Dharma means “inherent, unchanging nature”; sugar’s dharma is to be sweet, water is always wet, and fire’s dharma is to emit heat and light. Dharma also means our natural duty; beavers build dams, spiders build webs, and dogs bark. As humans, we have social, familial, religious, and civic duties. But our ultimate human dharma is to find life’s ultimate answers; who we are, why we’re here, and what we’re supposed to do.Amidst all the anticipation, anxiety, and hype swirling around the year 2000, we may find ourselves searching for some sure guidance as we enter the new millennium. Dharma: The Way of Transcendence provides it. Written by His Divine Grace A. C. Bhaktivedanta Swami Prabhupada, whom scholars and spiritual leaders worldwide recognize as the most distinguished teacher of Indian culture and philosophy in the modern age, Dharma answers essential questions thoughtful people ask in every millennium: Who am I? What are my deepest needs? How can I fulfill them? Srila Prabhupada writes, “The body and the mind are but superfluous outer coverings of the spirit soul. The spirit soul’s needs must be fulfilled. The need of the spirit soul is that he wants to get out o the limited sphere of material bondage and fulfill his desire for complete freedom. He wants to get out of the covered walls of the greater universe. He wants to see the free light and the spirit.” To learn what that free light and spirit are, and how you can see them, read Dharma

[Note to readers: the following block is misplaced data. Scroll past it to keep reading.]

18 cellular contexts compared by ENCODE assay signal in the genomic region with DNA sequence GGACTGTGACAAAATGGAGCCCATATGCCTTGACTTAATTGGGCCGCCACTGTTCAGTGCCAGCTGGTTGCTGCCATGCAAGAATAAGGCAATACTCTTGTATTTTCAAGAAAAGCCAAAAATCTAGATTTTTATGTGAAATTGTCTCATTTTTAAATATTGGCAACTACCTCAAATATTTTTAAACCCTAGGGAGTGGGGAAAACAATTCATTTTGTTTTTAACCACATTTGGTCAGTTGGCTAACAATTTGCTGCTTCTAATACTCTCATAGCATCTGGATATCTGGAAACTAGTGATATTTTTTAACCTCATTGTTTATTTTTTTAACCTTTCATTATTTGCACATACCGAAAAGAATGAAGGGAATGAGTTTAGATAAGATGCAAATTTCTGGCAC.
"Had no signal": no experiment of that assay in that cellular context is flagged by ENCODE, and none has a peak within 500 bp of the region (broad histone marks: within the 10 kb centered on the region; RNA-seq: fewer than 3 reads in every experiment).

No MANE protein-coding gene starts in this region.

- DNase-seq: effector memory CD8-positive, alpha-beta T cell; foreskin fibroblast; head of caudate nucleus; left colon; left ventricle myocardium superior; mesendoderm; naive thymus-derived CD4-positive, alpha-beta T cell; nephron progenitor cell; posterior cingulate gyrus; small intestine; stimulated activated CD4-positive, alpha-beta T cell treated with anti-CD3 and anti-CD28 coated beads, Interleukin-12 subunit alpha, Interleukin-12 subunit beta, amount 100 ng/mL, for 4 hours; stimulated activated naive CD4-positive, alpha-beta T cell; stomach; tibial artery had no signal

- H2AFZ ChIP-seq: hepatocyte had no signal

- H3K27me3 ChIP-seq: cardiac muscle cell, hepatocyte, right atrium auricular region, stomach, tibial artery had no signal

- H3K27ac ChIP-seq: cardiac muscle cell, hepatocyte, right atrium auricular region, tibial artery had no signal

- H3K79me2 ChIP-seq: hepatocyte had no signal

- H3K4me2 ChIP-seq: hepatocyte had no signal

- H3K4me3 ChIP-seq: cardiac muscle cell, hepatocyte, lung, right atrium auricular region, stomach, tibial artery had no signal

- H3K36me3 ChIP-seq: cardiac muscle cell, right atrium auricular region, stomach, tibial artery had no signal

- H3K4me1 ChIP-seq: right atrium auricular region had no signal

Dharma, the Way of Transcendence is a compilation of lectures on human dharma that His Divine Grace A.C. Bhaktivedanta Swami Prabhupada gave during his 1972 tour of India. He says that every living being’s dharma is service—no one can exist for a moment without serving someone or something else, even if it’s only our mind and senses. But serving the Supreme Person is the one thing that can give the self genuine happiness.